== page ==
Government attempts to overhaul the visa system and ensure a flow of leading scientific talent from abroad must take into account the key role of Europe in providing recruits, says a leading business analyst.
Mark Smith, partner - innovation incentives at business performance consultants Ayming UK & Ireland, said action on the visa issue was welcome but warned government will need to tread carefully on the issue of EU recruits.
“In order to hit our R&D expenditure targets, we must retain access to the EU's giant pool of talent,” he insisted.
He pointed out that nearly three quarters of respondents (73 percent) in the company’s most recent report said that the factor which most influences their organisation’s ability to undertake R&D activity was access to talent.
“As it stands, EU workers account for around half of the scientific workforce in the UK, so this talent pipeline must remain firmly open or UK innovation will take a substantial hit,” stated Smith.
The more talent the UK has in this field, the more businesses can allocate to R&D spending. It's impossible to budget for R&D activity if you don't have the resources to do it
Mark Smith, partner - innovation incentives, Ayming UK & Ireland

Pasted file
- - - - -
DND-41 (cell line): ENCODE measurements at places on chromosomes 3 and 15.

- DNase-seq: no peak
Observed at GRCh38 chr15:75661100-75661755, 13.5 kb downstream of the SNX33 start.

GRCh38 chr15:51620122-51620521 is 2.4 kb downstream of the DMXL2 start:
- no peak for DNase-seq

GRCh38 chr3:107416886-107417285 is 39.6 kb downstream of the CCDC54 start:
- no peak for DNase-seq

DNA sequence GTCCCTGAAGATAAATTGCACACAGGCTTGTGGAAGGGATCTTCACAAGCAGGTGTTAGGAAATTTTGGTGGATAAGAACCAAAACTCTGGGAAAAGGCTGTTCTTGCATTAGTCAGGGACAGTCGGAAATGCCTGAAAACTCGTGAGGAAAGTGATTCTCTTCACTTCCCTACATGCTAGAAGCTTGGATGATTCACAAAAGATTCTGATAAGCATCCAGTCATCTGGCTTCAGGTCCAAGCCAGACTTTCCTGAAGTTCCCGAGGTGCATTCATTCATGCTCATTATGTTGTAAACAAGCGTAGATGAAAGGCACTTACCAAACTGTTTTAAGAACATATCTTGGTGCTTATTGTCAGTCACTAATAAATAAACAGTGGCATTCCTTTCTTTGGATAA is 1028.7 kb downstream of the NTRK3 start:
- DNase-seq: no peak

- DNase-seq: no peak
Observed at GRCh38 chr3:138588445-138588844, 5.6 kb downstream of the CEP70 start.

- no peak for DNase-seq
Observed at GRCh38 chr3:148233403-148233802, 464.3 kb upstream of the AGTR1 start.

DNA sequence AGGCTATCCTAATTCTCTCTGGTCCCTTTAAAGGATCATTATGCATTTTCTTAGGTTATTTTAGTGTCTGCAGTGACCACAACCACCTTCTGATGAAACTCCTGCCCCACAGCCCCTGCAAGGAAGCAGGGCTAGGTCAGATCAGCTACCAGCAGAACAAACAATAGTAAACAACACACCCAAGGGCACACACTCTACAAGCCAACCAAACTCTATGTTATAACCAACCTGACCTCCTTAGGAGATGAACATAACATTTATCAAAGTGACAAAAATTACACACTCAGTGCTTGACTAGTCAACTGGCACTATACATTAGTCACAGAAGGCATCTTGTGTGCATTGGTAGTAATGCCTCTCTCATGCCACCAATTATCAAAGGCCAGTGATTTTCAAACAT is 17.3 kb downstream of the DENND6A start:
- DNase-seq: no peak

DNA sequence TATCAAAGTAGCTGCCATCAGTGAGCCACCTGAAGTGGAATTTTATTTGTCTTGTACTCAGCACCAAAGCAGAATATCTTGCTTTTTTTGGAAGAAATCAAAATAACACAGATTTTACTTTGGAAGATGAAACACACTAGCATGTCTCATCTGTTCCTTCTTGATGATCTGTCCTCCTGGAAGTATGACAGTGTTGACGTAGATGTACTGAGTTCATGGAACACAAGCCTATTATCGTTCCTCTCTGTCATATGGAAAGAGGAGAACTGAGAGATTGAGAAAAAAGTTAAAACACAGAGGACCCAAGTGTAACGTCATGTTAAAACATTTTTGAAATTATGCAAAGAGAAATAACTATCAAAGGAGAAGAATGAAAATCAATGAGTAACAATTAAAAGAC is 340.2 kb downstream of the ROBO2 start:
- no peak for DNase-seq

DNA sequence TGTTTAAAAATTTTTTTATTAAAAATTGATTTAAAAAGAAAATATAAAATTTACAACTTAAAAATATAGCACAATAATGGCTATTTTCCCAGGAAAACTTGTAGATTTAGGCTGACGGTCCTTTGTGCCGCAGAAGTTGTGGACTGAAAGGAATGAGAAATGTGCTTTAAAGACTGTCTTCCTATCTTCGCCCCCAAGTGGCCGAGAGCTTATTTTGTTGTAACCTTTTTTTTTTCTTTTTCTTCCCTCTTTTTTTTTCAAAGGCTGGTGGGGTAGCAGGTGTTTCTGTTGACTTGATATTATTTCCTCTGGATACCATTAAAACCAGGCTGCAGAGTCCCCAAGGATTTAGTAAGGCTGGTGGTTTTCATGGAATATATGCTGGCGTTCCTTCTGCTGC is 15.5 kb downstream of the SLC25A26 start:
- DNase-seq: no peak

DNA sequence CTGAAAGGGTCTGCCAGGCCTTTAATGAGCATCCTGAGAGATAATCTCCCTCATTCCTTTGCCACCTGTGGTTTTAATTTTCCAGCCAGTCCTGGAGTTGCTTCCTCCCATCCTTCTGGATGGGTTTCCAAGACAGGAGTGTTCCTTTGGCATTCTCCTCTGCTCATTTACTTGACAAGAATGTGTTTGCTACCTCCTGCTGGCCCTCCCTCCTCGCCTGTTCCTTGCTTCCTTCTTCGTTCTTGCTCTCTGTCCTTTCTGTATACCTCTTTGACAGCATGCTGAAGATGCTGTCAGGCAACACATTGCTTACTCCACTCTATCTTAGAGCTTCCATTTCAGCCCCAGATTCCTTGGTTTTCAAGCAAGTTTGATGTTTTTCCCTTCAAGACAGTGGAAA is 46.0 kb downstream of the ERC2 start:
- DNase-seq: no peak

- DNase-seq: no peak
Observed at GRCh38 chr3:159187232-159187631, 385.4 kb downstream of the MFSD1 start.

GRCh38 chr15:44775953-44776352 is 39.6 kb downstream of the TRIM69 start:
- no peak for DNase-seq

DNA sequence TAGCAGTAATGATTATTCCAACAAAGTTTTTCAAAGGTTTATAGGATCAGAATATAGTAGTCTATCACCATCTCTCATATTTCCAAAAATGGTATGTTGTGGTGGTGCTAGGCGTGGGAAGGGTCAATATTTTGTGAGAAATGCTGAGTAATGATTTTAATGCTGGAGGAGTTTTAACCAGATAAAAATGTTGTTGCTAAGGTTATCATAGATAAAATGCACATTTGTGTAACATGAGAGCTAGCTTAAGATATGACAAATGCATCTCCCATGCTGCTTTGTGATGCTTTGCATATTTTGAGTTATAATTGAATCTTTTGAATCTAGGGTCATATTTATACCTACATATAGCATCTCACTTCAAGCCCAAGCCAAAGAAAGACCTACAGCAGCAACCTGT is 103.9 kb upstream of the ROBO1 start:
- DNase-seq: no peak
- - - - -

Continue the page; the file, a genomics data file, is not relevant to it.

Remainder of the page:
"The Government has ambitious R&D spending targets so there's a clear conflict of intentions. The success of all research is dependent on highly skilled labour and it can be very tricky to attract and retain talent. The more talent the UK has in this field, the more businesses can allocate to R&D spending. It's impossible to budget for R&D activity if you don't have the resources to do it. “
Downing Street announced its new, fast-track visa scheme to attract the top scientists, researchers and mathematicians will open on 20 February.
It followed a commitment by prime minister Boris Johnson last year to put science, research and innovation at the top of the government’s agenda.
The new Global Talent route replaces the Tier 1 (Exceptional Talent) route. It will have no cap on the number of people able to come to the UK and, for the first time, UK Research and Innovation (UKRI) will endorse applicants from the scientific and research community.
A total of £300 million will also be invested into advanced mathematics study designed to benefit industrial and government processes.
STOP PRESS: Job applications in the engineering industry rose by 14.8% in the final few months of 2019 says employment platform CV-Library.
Its latest quarterly report looked at job market data throughout Q4 2019 and assessed year on year changes. It reveals that the engineering industry a 14.8% rise.
However, engineering firms have scaled down their hiring efforts, as job vacancies fell by 1.6% year-on-year.